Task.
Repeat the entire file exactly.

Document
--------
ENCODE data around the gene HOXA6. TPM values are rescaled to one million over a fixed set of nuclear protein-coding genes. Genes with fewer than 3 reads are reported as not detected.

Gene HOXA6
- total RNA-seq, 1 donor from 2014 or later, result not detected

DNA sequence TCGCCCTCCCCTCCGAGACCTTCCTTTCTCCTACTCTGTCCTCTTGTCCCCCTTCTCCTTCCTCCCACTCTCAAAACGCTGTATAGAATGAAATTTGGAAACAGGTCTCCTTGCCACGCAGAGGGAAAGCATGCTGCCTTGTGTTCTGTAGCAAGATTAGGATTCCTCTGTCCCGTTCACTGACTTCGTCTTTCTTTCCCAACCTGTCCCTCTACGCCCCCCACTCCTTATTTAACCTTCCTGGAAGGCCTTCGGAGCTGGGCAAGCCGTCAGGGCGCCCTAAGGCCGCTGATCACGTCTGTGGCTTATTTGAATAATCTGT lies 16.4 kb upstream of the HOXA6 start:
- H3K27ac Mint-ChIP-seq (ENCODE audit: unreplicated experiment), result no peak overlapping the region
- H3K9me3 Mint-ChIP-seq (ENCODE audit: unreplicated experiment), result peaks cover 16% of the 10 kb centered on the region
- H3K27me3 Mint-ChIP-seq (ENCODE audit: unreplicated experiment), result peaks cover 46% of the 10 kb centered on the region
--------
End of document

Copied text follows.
ENCODE data around the gene HOXA6. TPM values are rescaled to one million over a fixed set of nuclear protein-coding genes. Genes with fewer than 3 reads are reported as not detected.

Gene HOXA6
- total RNA-seq, 1 donor from 2014 or later, result not detected

DNA sequence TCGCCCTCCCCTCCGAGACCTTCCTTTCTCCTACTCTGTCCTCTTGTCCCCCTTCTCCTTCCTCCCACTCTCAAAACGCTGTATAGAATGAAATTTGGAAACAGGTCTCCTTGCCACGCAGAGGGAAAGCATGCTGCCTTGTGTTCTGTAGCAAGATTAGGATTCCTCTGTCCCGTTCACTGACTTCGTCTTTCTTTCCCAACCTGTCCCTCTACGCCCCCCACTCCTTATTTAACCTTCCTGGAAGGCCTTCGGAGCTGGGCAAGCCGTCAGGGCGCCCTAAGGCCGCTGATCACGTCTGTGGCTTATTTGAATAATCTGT lies 16.4 kb upstream of the HOXA6 start:
- H3K27ac Mint-ChIP-seq (ENCODE audit: unreplicated experiment), result no peak overlapping the region
- H3K9me3 Mint-ChIP-seq (ENCODE audit: unreplicated experiment), result peaks cover 16% of the 10 kb centered on the region
- H3K27me3 Mint-ChIP-seq (ENCODE audit: unreplicated experiment), result peaks cover 46% of the 10 kb centered on the region